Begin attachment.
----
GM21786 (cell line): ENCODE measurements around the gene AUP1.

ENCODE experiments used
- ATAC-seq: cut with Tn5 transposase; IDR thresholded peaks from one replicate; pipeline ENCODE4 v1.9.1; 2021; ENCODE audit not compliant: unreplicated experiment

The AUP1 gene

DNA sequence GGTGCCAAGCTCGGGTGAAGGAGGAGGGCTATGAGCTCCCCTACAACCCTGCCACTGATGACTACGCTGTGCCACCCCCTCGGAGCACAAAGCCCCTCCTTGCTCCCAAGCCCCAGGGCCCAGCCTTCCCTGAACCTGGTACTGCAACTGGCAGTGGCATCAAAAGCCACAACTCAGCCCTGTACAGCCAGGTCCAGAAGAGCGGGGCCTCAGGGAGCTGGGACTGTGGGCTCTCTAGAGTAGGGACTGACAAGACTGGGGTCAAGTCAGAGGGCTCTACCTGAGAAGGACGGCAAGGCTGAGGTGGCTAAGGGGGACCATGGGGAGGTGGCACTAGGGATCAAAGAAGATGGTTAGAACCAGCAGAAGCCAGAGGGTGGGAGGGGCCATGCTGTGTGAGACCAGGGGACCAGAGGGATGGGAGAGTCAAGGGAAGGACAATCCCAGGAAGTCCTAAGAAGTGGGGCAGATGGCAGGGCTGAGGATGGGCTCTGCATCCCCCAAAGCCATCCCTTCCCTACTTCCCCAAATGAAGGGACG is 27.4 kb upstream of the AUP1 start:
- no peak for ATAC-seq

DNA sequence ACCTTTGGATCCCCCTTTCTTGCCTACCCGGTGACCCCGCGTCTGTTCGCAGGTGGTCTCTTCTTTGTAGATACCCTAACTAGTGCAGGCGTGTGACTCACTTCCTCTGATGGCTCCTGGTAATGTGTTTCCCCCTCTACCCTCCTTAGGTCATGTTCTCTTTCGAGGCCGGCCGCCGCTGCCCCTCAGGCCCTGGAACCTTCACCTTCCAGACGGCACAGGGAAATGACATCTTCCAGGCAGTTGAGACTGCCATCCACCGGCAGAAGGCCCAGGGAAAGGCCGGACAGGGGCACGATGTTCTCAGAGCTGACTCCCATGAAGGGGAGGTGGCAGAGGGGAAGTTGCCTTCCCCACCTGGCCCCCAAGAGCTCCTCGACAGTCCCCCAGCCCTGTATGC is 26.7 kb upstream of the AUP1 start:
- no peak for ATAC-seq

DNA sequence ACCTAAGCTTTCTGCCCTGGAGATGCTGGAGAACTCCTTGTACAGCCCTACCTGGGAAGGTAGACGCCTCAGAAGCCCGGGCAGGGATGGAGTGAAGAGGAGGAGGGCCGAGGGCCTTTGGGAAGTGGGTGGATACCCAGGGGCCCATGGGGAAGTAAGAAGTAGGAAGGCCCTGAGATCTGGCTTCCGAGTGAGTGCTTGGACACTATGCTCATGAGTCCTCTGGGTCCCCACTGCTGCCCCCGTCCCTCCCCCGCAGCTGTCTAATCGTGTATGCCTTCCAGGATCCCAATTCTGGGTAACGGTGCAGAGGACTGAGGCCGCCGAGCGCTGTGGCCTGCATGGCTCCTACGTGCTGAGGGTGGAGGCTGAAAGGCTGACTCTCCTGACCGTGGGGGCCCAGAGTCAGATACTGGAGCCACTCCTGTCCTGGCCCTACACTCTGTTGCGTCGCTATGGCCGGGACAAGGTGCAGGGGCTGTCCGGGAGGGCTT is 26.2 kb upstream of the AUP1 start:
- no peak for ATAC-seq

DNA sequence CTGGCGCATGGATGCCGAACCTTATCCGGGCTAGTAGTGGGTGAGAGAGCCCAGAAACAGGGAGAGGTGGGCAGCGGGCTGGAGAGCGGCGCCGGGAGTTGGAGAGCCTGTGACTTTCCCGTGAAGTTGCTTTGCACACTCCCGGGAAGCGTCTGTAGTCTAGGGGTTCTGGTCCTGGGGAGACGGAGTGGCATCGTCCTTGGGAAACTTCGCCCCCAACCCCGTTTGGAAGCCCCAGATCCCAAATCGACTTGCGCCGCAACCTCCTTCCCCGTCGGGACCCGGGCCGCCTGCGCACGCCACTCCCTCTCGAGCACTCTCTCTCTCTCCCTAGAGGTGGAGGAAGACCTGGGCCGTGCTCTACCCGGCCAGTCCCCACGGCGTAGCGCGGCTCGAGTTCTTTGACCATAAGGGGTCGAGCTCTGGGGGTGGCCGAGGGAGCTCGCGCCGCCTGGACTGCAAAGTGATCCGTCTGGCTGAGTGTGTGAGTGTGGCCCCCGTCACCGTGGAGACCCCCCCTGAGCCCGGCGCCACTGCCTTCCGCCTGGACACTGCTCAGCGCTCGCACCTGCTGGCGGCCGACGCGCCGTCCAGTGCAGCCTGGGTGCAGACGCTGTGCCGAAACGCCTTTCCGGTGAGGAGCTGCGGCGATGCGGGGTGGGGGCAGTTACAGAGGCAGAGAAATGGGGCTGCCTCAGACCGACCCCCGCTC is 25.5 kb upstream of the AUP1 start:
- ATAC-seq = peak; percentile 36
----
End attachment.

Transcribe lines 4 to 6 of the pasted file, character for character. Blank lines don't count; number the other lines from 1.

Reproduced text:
The AUP1 gene

DNA sequence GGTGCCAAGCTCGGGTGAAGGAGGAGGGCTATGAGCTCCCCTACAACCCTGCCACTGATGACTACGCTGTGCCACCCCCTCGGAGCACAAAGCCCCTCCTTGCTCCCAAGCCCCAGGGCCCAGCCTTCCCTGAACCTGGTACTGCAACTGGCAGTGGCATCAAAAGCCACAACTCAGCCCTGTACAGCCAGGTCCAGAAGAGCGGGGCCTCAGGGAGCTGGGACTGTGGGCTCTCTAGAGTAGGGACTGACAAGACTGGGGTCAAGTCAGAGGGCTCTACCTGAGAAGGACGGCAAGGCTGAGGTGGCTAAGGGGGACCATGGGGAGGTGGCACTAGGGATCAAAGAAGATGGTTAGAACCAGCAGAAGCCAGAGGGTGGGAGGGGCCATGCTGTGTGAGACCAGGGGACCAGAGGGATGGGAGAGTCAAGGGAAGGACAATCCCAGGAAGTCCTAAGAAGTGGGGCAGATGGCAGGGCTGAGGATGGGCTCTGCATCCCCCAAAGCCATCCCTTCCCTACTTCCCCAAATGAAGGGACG is 27.4 kb upstream of the AUP1 start:
- no peak for ATAC-seq